If director Charles Mills was worried that Rope wouldn’t pull in the usual HART patrons, his concern was unfounded. The Waynesville theater was pretty well-attended on opening night — by a mostly-senior crowd, too, which was obviously not put off that the curtains wouldn’t be rising on a musical comedy.
The play opens on the two main characters, Phillip and Brandon, strangling a victim on a near-dark set. From there, the scene takes a sharp turn into a brightly lit party, complete with music, modern art and champagne. Over the course of the fete, the suspense builds as the guests question the moods, motives and actions of their hosts.
While each character displays certain intriguing quirks — Janice’s inability to tell a joke, Mrs. Wilson’s nosiness, Mrs. Atwater’s flaky astrological predictions — no one comes off as fully realized. Mills’ updated script causes problems — he attempts to recreate Hitchcock’s film technique of running start-to-finish in “real time,” forcing all plot evolution to occur in the moment.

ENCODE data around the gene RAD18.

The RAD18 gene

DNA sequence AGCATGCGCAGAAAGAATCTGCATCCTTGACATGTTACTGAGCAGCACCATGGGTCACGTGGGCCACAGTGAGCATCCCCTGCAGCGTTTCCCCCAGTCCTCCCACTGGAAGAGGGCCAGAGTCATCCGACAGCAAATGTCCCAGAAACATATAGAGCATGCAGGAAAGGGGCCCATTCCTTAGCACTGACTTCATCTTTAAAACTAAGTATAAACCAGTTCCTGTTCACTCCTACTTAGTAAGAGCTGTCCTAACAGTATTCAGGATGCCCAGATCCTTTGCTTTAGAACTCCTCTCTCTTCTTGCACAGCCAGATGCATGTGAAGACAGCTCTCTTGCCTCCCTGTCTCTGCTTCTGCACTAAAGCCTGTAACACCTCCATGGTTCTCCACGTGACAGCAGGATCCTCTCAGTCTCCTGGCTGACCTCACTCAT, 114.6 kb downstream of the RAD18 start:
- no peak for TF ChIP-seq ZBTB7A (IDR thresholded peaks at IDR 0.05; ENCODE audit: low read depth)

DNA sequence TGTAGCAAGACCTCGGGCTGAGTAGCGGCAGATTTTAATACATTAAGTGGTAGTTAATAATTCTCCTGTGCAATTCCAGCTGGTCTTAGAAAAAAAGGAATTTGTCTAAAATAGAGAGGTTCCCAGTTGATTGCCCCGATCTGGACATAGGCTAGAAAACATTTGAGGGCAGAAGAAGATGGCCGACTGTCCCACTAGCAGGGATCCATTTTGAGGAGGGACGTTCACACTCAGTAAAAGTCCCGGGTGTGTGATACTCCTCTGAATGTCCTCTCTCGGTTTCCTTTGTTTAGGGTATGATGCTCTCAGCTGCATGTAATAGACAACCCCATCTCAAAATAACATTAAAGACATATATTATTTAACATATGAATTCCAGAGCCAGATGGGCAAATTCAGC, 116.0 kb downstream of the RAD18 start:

By bringing the story into the present, Mills creates another issue, as well: Why would the main characters be so influenced by Nietzsche’s superman theory — the same one Hitler embraced, thus convincing the entire world that the idea was nuts by the 1940s — instead of more contemporary psychopathic notions? (Hello, Charlie Manson?)
In the effort to portray murderous intent, the (presumably gay) relationship between Brandon and Phillip is rendered almost invisible, leaving the audience with another “why” question — namely, why the two are so bonded over this murder. It’s an unfortunate omission of character development.
Despite all this, the HART crew pulls Rope off with aplomb, cruising through the 90-minute performance with a near-seamless delivery, excellent scenery and some remarkable special effects — most notably the post-party lighting.